John McEver Forbes Journal

Submitted by Charlotte Collins Bond

I live on the land in Madison County that was originally deeded to Andrew McEver by the Governor of GA. Andrew was my fifth great grandfather and his life has been fodder for many years of research. Over twenty years ago I acquired a small portion of the John Forbes Journal that had been printed in a newspaper somewhere, but there was only enough to whet my appetite for the rest of the journal. I found several portions of it on the internet and other sources, but only this past year did I acquire the complete journal when a cousin in California sent it to me. The McEver family is so very vast and is now spread all over this country. I feel compelled to share this information with other family researchers. The 87 year old John Forbes wrote this journal for his family on September 28, 1887.
 

BIOGRAPHY OF THE FORBES FAMILY
BY JOHN McEVER FORBES


To all that it may be interested to know my ancestry, I will give a short biography, as far as I have been told and know:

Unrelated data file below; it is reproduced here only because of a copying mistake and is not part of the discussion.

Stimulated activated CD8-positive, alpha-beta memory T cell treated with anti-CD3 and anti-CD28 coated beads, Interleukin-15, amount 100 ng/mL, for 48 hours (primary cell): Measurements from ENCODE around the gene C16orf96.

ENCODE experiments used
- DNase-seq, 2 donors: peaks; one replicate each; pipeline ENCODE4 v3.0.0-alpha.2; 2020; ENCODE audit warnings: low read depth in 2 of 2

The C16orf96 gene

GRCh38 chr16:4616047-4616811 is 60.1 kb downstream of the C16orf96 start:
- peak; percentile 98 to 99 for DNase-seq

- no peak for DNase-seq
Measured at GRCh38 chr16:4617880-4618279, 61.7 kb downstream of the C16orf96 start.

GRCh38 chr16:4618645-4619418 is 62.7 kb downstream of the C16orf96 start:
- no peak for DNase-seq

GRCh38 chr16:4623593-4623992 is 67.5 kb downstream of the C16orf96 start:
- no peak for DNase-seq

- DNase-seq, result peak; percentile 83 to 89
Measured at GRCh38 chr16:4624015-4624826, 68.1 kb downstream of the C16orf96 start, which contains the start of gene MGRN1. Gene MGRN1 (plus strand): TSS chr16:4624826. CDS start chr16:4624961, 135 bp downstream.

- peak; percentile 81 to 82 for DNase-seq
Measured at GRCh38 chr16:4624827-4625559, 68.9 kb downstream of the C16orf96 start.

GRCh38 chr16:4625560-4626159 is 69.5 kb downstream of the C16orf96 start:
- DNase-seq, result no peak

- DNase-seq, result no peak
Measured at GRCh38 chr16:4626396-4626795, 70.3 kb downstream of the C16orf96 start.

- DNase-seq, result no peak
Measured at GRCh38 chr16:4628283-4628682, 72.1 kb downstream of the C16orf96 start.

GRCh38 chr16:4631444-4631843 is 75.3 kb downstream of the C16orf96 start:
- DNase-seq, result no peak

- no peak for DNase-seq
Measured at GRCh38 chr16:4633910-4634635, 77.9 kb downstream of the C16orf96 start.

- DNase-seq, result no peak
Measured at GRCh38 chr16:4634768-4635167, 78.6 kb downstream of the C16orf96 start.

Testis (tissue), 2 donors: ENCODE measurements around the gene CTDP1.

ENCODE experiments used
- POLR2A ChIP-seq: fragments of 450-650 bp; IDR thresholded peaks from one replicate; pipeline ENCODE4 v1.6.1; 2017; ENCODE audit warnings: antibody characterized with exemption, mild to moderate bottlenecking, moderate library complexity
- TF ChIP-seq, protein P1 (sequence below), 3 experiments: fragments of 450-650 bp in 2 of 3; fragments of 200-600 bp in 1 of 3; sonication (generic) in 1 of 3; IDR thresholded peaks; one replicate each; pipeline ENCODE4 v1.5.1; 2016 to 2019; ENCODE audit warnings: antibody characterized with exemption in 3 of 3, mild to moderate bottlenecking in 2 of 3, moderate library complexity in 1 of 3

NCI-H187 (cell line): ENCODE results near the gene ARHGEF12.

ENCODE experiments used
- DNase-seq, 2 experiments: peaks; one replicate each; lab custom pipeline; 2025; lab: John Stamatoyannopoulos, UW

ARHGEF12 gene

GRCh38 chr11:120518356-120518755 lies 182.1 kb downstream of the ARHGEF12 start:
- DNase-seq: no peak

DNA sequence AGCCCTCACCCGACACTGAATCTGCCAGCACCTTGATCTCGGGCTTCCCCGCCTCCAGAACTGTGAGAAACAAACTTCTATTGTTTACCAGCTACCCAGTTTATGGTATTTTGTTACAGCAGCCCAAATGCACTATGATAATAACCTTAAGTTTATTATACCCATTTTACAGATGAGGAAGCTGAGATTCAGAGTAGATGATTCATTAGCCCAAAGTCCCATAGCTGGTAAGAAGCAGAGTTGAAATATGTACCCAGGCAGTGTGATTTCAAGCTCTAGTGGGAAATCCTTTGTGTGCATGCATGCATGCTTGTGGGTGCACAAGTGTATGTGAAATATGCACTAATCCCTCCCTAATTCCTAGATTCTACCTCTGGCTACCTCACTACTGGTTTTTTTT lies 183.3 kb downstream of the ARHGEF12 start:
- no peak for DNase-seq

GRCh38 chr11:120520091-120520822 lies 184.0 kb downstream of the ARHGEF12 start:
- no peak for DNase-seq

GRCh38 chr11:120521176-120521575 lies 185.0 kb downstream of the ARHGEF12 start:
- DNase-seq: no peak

I am the grandson of Colin Forbes of Scotland, who was a merchant, and lost his goods by shipwreck that broke him. He had two brothers that were merchants also. They proposed to give him a stock of goods, which he refused saying it would not be said that he had taken a brief. He left Scotland and moved to Ireland, and from there to America, before the Revolutionary War and stopped in Elbert County, GA. He had three sons, John, James, and Arthur, and one daughter, Elizabeth. He was a poor man and afflicted. He said to his sons that he wanted to give them a practical education and that would be all he could do for them. John and James received an education at Athens Georgia. Arthur said to his father: 1/2Give me a good English Education. 1/2 His daughter was a good English scholar and had an extraordinary mind, could retain and refer you to any passage of Scripture you would mention to her. She could tell you the book, chapter, and frequently the verse where it was.